This is us.

Perhaps the “this is not what American values represent” attitude towards racial violence is aspirational; people want to believe that our country has reached a level of racial equality and peace such that it defines our society. At best, that involves a hope that we have overcome previous societal racism, with a vague memory of what that racism actually entailed. At worst, it involves denial that societal racism was ever really that bad, or defensive justification of it. But to respond to incidents like Charlottesville by saying “this isn’t us” ignores the stain of racial violence on American history, as well as how that history continues to impact our society.
 
This IS us, and it’s been us for centuries. “American values” used to represent enslavement of black people, and unchecked violence against them for generations after emancipation. “American values” used to represent denial of basic citizenship rights that white people take for granted, like the ability to vote or go to school, to choose where to own or rent property, or congregate freely in public places. One could justifiably argue that “American values” still effectively represent these things, and that it just looks slightly different than it did 100 years ago. What America has not done, unlike other nations that have committed large-scale atrocities, is admit what we did wrong and instill in our society a level of collective guilt about it.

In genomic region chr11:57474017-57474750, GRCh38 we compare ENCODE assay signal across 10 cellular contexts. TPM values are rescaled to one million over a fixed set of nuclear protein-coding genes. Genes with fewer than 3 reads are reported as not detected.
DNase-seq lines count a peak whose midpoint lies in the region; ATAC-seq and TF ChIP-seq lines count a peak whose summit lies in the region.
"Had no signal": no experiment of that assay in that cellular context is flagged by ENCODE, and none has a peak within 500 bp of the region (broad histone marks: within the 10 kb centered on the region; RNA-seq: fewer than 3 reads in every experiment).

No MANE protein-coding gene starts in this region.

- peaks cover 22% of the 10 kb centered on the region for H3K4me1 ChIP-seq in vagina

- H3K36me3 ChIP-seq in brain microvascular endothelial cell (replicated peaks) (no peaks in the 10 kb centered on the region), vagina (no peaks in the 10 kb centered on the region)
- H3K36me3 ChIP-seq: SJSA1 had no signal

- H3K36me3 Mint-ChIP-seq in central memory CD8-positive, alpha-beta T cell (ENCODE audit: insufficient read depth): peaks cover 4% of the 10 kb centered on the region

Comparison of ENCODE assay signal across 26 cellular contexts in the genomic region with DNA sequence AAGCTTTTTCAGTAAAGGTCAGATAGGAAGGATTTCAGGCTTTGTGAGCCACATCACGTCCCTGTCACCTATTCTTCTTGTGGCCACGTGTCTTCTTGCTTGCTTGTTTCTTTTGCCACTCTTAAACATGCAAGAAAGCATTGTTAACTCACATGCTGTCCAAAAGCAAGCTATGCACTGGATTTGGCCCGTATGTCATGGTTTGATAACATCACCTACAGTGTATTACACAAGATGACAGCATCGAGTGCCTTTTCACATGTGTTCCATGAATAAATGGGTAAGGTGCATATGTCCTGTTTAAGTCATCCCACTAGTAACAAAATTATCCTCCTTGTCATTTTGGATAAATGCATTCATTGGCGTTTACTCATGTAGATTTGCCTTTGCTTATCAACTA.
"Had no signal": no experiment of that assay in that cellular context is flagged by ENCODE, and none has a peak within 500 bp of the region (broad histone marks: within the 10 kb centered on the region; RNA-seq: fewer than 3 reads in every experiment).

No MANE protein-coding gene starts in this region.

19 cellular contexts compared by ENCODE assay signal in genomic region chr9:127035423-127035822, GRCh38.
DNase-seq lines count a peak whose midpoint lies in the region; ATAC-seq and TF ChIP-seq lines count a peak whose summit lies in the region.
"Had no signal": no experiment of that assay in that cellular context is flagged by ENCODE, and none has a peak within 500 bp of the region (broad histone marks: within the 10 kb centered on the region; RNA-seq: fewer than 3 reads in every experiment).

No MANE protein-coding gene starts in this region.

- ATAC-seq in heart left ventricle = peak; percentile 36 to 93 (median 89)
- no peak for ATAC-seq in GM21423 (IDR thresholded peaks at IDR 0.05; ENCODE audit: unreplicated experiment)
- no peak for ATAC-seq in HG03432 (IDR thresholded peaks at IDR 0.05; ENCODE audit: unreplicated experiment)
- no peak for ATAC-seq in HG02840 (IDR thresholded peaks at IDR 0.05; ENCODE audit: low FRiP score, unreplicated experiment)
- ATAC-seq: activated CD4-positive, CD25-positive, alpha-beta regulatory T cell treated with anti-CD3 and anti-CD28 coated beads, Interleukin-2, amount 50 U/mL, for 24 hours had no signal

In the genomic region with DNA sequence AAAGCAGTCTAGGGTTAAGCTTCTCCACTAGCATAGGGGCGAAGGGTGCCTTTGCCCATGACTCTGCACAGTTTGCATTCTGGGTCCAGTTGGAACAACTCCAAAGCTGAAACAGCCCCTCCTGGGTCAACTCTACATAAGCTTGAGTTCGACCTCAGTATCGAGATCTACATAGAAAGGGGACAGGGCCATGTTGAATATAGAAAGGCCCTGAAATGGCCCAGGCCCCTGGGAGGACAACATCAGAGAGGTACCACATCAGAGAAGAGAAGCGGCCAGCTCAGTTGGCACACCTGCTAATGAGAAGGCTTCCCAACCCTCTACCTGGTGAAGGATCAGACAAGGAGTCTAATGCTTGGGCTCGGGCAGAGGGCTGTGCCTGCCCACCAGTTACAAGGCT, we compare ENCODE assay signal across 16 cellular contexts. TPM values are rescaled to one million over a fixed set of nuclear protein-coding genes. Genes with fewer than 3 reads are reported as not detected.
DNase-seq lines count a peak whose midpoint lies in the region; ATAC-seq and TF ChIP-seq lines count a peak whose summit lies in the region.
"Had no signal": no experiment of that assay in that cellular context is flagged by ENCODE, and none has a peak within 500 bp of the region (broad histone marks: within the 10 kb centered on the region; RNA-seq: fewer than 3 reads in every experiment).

Yes, it’s uncomfortable to own up to this history, but it’s what we have to do. Racism against black people is woven tightly into the legacy of America and nothing will change that part of our past. However, we can work to change its impact on our future as long as we recognize this fact. We cannot truly address the problem if we deny its existence.
(Originally written as thoughts in response to this article from The Atlantic.)

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